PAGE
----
Some of the Democratic Party’s most powerful factions are joining forces behind a massive organizing program in six battleground states — an effort aimed at minimizing the damage from a potentially protracted primary and giving the party’s eventual nominee a fighting chance against Donald Trump’s political machine.
Dubbed Organizing Together 2020, the effort was assembled by one of Barack Obama’s battleground gurus, Paul Tewes, and is hiring hundreds of staffers in Wisconsin, Pennsylvania, Michigan, Florida, North Carolina and Arizona.
The party’s biggest union supporters and top progressive groups, as well as several governors, are powering the initiative, which has not been previously reported.
“We may not have a nominee until July. This could be a protracted primary,” Tewes told POLITICO, acknowledging that the battle between Bernie Sanders, Joe Biden, Elizabeth Warren and the other eight presidential candidates could leave bruised Democratic feelings along the way.
“The idea is that we should get the organizing done earlier. Let’s give people a home, foster a little unity,” he said.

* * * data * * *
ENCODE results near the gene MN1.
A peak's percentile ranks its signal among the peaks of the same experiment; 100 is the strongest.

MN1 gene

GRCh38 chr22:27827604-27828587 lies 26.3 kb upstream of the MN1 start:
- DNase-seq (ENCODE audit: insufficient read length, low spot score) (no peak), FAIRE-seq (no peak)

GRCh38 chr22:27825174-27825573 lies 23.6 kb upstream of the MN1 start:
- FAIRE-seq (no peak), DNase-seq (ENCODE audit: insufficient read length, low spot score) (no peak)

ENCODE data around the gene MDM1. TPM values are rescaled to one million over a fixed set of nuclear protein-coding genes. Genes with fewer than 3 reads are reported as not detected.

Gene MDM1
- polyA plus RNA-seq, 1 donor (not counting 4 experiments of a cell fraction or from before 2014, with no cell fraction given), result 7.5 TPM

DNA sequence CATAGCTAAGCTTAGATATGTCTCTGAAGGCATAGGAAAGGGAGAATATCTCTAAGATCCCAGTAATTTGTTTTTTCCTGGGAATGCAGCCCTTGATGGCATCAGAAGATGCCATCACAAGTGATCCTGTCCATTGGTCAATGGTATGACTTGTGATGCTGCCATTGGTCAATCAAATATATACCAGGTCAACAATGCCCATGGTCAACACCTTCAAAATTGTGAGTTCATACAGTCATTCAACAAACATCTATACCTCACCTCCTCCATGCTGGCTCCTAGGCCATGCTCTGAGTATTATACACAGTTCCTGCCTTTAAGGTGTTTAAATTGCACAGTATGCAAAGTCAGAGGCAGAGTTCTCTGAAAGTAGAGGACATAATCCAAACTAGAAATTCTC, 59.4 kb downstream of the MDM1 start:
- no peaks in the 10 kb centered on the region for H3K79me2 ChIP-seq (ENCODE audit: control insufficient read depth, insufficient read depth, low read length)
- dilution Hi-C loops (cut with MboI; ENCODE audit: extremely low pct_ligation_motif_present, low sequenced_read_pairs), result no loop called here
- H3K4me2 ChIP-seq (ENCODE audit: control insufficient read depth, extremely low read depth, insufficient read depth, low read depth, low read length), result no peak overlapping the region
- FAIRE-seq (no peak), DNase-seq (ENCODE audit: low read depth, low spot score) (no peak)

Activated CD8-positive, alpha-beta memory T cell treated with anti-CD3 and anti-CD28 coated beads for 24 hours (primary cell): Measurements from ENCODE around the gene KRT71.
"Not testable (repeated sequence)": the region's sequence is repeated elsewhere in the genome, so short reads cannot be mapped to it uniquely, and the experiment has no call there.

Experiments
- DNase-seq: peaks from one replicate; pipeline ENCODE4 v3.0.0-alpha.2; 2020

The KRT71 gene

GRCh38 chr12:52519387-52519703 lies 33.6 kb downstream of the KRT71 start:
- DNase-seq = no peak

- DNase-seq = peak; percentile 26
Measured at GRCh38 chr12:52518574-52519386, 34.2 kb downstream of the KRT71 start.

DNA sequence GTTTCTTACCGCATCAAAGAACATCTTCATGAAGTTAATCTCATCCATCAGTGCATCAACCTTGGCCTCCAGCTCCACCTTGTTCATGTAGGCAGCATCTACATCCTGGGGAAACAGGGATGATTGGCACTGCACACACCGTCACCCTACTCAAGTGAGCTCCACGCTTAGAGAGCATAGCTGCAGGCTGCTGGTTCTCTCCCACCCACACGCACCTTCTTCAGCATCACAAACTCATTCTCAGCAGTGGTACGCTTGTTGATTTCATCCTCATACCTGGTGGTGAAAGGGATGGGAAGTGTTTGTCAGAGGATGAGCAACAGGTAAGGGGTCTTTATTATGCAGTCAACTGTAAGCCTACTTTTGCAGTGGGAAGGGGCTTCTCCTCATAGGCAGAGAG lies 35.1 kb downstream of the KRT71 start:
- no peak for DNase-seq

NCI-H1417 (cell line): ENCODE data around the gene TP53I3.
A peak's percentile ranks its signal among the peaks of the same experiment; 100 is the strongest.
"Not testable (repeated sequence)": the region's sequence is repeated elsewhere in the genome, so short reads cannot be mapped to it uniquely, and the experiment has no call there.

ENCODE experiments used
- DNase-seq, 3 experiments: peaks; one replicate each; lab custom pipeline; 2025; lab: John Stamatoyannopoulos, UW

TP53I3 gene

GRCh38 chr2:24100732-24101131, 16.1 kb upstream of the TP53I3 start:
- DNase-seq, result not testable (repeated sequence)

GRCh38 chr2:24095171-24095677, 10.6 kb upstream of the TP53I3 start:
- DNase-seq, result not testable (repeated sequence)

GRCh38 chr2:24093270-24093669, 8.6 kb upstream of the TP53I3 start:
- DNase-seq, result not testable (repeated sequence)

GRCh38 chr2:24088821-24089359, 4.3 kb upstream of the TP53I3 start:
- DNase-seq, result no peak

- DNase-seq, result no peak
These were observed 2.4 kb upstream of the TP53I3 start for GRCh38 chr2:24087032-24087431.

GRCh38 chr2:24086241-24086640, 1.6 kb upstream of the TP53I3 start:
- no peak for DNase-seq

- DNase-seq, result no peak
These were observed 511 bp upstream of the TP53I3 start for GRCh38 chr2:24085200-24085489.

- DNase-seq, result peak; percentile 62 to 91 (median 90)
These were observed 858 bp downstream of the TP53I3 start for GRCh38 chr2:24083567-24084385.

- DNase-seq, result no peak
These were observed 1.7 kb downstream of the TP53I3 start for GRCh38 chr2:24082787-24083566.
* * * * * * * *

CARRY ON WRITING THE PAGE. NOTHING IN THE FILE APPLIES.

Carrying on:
Tewes added: “We’re under no illusion that this is the salve.”
The organizing effort, which experts estimate could cost between $20 million to $60 million, would end after the nomination, at which point the nominee’s campaign would absorb the cost of staff and field offices. It is being funded by a political nonprofit called the Strategic Victory Fund, whose donors are anonymous.
On Friday, the group planned to announce its national co-chairs: Rhode Island Gov. Gina Raimondo, New Mexico Gov. Michelle Lujan Grisham and former Virginia Gov. Terry McAuliffe. Among the 14 groups backing it are the National Education Association; Service Employees International Union; United Food and Commercial Workers International Union; American Federation of State, County and Municipal Employees; Indivisible and Color for Change.
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